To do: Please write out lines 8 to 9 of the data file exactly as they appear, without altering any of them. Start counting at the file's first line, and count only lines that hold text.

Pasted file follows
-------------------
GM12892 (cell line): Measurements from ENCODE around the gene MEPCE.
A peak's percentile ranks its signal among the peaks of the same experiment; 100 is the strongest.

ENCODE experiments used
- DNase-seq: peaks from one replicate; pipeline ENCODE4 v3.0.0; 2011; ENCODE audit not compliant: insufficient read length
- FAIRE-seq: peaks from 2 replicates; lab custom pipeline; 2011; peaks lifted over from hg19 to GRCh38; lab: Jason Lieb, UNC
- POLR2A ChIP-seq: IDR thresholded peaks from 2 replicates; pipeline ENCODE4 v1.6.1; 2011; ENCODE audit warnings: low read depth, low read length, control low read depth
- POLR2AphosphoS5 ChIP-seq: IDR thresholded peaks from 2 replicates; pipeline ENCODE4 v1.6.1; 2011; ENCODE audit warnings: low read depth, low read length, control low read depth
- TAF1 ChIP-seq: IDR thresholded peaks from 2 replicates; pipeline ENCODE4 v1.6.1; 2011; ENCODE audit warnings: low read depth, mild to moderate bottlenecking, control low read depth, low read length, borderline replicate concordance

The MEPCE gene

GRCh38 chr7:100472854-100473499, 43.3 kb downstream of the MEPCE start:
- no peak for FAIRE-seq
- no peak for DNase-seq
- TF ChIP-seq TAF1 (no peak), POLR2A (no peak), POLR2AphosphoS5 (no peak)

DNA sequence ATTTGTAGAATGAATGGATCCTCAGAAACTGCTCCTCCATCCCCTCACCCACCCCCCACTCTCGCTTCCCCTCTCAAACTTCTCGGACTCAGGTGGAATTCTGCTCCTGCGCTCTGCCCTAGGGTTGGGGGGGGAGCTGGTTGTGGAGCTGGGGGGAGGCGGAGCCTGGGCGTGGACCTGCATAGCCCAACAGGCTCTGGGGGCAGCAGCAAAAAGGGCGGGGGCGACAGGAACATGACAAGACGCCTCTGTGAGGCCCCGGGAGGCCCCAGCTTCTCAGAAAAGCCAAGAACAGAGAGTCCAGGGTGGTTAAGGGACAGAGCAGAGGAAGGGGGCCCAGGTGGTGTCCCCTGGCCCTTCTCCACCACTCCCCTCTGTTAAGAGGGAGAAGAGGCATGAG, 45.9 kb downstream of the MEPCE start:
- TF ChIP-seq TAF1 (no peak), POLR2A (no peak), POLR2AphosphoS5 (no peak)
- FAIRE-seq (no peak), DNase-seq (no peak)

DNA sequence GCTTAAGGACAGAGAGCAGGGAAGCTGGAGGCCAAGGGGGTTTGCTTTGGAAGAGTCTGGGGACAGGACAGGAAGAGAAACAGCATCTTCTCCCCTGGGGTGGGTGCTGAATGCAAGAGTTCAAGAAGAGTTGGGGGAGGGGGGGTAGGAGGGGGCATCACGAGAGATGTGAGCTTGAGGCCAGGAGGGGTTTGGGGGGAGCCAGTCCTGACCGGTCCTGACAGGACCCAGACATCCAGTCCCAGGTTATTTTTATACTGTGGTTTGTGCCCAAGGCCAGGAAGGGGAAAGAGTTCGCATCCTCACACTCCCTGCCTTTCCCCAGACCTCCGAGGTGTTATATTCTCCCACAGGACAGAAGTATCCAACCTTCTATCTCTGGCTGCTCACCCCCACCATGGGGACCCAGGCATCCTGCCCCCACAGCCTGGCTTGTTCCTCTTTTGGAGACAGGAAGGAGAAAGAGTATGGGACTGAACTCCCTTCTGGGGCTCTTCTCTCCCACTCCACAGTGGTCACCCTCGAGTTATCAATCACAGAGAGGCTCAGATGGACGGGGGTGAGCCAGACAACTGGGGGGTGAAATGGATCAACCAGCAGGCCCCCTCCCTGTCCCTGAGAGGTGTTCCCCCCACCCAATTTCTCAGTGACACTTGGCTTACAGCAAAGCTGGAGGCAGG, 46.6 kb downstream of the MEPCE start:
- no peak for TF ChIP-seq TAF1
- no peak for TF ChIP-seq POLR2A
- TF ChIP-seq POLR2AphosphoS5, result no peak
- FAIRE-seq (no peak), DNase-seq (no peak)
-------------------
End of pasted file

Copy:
- TAF1 ChIP-seq: IDR thresholded peaks from 2 replicates; pipeline ENCODE4 v1.6.1; 2011; ENCODE audit warnings: low read depth, mild to moderate bottlenecking, control low read depth, low read length, borderline replicate concordance

The MEPCE gene